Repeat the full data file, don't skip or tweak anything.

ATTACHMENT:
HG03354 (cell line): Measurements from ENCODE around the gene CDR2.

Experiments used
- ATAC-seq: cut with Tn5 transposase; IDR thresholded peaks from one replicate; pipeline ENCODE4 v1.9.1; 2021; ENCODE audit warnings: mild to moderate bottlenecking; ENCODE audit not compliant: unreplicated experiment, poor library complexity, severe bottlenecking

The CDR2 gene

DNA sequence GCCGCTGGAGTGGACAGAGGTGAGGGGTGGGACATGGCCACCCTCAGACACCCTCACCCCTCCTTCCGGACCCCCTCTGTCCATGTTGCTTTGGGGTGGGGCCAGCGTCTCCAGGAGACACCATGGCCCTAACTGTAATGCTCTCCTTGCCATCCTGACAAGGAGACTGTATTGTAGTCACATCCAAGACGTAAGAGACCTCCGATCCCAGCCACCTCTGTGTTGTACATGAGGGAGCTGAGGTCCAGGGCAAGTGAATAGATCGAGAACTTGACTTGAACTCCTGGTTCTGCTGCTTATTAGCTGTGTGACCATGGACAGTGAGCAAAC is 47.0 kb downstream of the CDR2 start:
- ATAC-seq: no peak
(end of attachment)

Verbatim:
HG03354 (cell line): Measurements from ENCODE around the gene CDR2.

Experiments used
- ATAC-seq: cut with Tn5 transposase; IDR thresholded peaks from one replicate; pipeline ENCODE4 v1.9.1; 2021; ENCODE audit warnings: mild to moderate bottlenecking; ENCODE audit not compliant: unreplicated experiment, poor library complexity, severe bottlenecking

The CDR2 gene

DNA sequence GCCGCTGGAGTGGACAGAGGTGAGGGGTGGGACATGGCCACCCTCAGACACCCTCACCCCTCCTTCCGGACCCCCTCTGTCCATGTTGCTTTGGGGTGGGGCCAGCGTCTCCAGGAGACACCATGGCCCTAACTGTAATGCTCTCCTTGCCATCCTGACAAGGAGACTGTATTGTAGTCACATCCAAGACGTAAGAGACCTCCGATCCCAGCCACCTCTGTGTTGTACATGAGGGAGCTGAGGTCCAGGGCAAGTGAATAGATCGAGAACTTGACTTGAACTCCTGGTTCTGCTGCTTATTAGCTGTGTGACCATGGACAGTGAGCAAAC is 47.0 kb downstream of the CDR2 start:
- ATAC-seq: no peak